The computations in this section and in step 3 of the usFFT are performed using the multiple R1L approach for the efficient computation of Fourier coefficients for a given frequency set \(I\) as proposed in [24]. From [24, Cor. 3.7] we get a bound on the number of sampling nodes M used. Since we are working with \(c=2\) and \(\delta = 0.5\) as in [25, Alg. 3], we arrive at \(M \le \lceil 2 \,\mathrm {ln}\, (2\vert I\vert ) \rceil 4 (\vert I\vert 1)\). Note that this upper bound is very rough and the actual number of used sampling nodes in almost all numerical experiments is much lower.
As stated above several times, this number of samples used in step 3 of the usFFT is just a small fraction of the total number of used samples when applying the usFFT. In particular, the computation of the actual Fourier coefficients \(c_{{\varvec{k}}}^{\text {\texttt {usFFT}}}(u_{{\varvec{x}}_g})\) for the detected frequency set \(I\) requires roughly \(0.4\%\) or \(0.3\%\) of the total sampling amount for the two different parameter choices of the periodic example in Sect. 4.2, around \(0.1\%\) in the affine case in Sect. 4.3 and about \(0.65\%\) for the lognormal model from Sect. 4.4.
In [9, 44], a datadriven method was proposed, which is capable of computing approximations for multiple righthand sides \(f({\varvec{x}})\) from a certain function class. Our usFFT approach can also be generalized in a similar, datadriven way: For a given class of functions \(f({\varvec{x}})\) or even \(f({\varvec{x}},{\varvec{y}})\), we can use the usFFT in order to compute the frequency set \(I\) for one randomly selected righthand side f or randomly select multiple righthand sides f and compute unions of the corresponding index sets \(I_f\) by means of (a slight modification of) the presented usFFT. In each case, we end up with a frequency set \(I\), which is probably a good choice for all the functions f in the given class, since they are hopefully very similar to each other. Hence, we can use this index set \(I\) as a starting point and compute approximations of the corresponding Fourier coefficients \(c_{{\varvec{k}}}(u_{{\varvec{x}}_g}), {\varvec{k}}\in I,\) as done above. This approximation of \(u_{{\varvec{x}}_g}\) is then probably a lot better, i.e., the detected index set \(I\) is a better localization of the largest Fourier coefficients than some a priori choice.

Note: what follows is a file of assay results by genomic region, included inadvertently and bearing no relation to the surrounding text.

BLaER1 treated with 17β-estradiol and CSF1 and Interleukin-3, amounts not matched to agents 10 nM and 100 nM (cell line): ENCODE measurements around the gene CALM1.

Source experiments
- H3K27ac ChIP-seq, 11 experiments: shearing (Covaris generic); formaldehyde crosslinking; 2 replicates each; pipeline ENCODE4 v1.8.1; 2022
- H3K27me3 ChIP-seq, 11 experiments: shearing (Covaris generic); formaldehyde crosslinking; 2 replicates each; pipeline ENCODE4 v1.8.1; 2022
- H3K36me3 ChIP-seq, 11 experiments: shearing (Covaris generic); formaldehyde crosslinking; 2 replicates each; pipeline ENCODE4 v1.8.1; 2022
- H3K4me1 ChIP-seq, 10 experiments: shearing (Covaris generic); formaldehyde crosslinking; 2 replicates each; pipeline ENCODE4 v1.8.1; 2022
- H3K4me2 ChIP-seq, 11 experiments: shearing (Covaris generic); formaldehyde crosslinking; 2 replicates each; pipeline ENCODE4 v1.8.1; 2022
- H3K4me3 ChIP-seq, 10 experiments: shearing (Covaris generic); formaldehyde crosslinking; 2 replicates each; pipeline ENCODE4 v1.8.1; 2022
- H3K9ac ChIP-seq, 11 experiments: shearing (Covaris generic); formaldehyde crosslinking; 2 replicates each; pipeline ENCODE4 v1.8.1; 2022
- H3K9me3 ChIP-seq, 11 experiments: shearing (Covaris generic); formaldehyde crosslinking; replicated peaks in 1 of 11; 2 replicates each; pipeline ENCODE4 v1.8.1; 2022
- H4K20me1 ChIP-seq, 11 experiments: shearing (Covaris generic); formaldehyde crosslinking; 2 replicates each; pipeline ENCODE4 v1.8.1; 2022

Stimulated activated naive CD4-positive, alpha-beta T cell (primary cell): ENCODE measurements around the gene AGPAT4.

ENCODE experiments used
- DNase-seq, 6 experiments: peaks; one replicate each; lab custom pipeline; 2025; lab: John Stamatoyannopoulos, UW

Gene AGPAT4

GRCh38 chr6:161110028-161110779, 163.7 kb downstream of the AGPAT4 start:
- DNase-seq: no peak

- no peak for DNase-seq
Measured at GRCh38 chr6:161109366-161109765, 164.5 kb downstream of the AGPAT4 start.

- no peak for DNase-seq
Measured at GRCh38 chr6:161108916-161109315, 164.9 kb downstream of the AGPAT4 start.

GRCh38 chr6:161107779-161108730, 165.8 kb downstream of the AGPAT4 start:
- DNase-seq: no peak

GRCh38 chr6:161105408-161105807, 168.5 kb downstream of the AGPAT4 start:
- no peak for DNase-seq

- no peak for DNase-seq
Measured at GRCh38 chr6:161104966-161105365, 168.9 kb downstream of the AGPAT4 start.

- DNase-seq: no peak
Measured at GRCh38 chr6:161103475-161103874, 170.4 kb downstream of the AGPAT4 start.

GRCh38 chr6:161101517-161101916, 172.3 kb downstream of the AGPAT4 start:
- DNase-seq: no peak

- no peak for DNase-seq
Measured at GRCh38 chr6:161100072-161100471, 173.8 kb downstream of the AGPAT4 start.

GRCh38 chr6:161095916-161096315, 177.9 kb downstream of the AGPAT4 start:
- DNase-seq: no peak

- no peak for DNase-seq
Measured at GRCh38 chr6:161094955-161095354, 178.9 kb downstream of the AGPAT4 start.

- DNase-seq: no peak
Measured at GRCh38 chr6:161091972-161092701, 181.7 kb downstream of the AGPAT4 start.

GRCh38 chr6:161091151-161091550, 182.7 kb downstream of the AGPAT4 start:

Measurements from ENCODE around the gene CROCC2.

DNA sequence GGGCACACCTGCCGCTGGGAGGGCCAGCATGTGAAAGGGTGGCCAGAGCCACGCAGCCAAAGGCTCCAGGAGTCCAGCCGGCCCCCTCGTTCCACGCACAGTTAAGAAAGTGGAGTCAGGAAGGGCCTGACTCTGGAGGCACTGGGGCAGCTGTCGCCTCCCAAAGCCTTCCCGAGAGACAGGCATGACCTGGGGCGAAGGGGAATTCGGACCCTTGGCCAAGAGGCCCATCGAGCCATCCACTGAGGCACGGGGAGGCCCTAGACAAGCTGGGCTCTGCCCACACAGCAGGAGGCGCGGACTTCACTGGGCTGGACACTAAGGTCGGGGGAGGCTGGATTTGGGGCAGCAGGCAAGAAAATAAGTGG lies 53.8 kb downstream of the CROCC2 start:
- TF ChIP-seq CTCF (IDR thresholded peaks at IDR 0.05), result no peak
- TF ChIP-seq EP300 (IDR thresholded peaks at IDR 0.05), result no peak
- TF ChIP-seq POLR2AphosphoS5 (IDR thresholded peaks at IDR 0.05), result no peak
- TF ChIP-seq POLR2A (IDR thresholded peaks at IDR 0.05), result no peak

5 Summary
The proposed dimensionincremental method provides an efficient possibility to adaptively compute solutions to parametric PDEs involving highdimensional random coefficients. The nonintrusive behavior allows the use of different, suitable PDE solvers and therefore generates high adaptability of our algorithm to different problem settings as well. We show, that the amount of PDE solutions needed can be decreased by our method compared to the naive repetitive approach even in the worst case. The numerical experiments underline this and show the functionality of our method for practical examples.
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Acknowledgements
The authors would like to thank the reviewers for their useful advices to improve the comprehensibility of the paper. L. Kämmerer gratefully acknowledges funding by the Deutsche Forschungsgemeinschaft (DFG, German Research Foundation) with the project number 380648269 and Daniel Potts with the project number 416228727SFB 1410.
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Communicated by Johannes Maly.
This article is part of the topical collection “Recent advances in computational harmonic analysis” edited by Dae Gwan Lee, Ron Levie, Johannes Maly and Hanna Veselovska.
Appendices
Appendix A Rank1 lattices in the sFFT